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ONWA Honours National Indigenous Veteran’s Day

Toronto, ON – Today the Ontario Native Women’s Association (ONWA) would like to honour National Indigenous Veteran’s Day, a day of remembrance and commemoration of the many contributions of Indigenous Veterans. We also celebrate and honour all Indigenous women who served in the military in numerous roles including as leaders, warriors, healers, and protectors.


As we reflect, we remember and honour those who lost their lives, and those whose lives were forever changed.


This day was first commemorated in Winnipeg, Manitoba in 1994 to ensure that Indigenous Veterans were finally recognized for their contributions to WWI, WWII, and the Korean War. We honour the Indigenous veterans who served Canada honourably and risked their lives defending shared values of peace, harmony, and freedom.

Today, we honour Indigenous Veterans through the Indigenous beaded poppy, which is worn with love and respect to honour all Indigenous people who have served this country. It carries cultural significance and is representative of the sacrifices Indigenous Veterans made for their country, sacrifices that continue today for some Indigenous Veterans.


Indigenous people were instrumental in the victories of the WWI and WWII, as code breakers and code talkers using their Indigenous languages and as snipers and scouts. Indigenous women also served as nurses, mechanics and factory workers that supplied the military with supplies. Additionally, Indigenous peoples in Canada contributed by allowing their land to be used as airports, rifle ranges, and defence bases. However, despite these services and sacrifices, Indigenous veterans have historically been overlooked and underappreciated by mainstream Canadian society.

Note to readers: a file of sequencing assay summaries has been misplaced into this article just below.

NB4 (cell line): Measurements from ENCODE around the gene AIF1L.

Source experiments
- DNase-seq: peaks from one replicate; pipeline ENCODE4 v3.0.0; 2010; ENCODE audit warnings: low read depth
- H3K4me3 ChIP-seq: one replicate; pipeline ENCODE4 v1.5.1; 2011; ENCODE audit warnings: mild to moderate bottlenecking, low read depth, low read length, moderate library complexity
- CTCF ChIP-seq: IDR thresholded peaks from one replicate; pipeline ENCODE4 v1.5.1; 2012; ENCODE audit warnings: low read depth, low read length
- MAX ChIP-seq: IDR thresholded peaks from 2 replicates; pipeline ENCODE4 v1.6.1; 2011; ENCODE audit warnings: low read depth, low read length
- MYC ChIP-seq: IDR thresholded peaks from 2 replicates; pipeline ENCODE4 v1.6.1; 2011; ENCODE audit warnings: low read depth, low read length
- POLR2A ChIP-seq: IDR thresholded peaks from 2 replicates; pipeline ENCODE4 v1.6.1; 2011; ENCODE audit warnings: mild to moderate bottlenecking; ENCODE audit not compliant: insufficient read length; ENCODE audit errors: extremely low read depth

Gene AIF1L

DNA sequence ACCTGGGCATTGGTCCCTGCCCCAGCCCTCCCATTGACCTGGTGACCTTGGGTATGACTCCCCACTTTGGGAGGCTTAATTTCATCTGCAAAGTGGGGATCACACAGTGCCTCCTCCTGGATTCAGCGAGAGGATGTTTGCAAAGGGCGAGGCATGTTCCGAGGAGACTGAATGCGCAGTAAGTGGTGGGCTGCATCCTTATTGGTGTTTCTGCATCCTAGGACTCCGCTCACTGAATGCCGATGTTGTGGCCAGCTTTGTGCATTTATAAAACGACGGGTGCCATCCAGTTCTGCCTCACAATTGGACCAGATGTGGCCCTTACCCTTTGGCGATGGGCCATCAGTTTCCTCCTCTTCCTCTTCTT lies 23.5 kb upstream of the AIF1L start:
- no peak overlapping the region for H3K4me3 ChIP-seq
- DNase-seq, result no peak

It is important to acknowledge the disenfranchisement that Indigenous Veterans experienced. As they were exempt from conscription, Indigenous veterans of the First and Second World Wars volunteered to serve, while giving up their Indigenous status. Many Indigenous soldiers were also denied the same benefits as other returning veterans, while their reserve land was sold away. Although they had fought in the war as equals, they did not receive the same supports as non-Indigenous Veterans. So, today we celebrate these “Forgotten Soldiers” along with the Soldiers today, who stand up to protect rights, freedoms, and liberties by sacrificing their own.


That’s why it is critical that we recognize and remember Indigenous veterans, including Charlotte Edith Anderson Montoure, who was the first Indigenous woman to become a registered nurse in Canada, and the first Indigenous woman to gain the right to vote in a Canadian federal election. She was also the first Indigenous woman from Canada to serve in the United States military. She had to study in the US because most Canadian nursing programs excluded Indigenous women, and the Indian Act meant she would lose her Indian status if she attended post-secondary school.


Ms. Montoure’s story is just one of a plethora of Indigenous veterans, and we acknowledge and thank her and all other Indigenous veterans for their service and sacrifices. As an Indigenous women’s organization, we are dedicated to uplifting and empowering Indigenous women leaders (including Indigenous women like Ms. Montoure) and working to ensure Indigenous women and their families are safe now and for future generations.


“We need to be thankful each and everyday to those Indigenous women and men who selflessly gave, and continue to give, their lives in the service of others. We also need to be mindful of tensions in the world at this very moment. My heart is heavy with the hope that the Creator will bless our world with peace and remind all peoples that the 7 Grandfather Teachings are guidance for us all.” – Cora McGuire-Cyrette, Chief Executive Officer, ONWA

For more information and media inquiries, contact:

Andre Morriseau, Communications Manager

Ontario Native Women’s Association (ONWA) Email: amorriseau@onwa.ca

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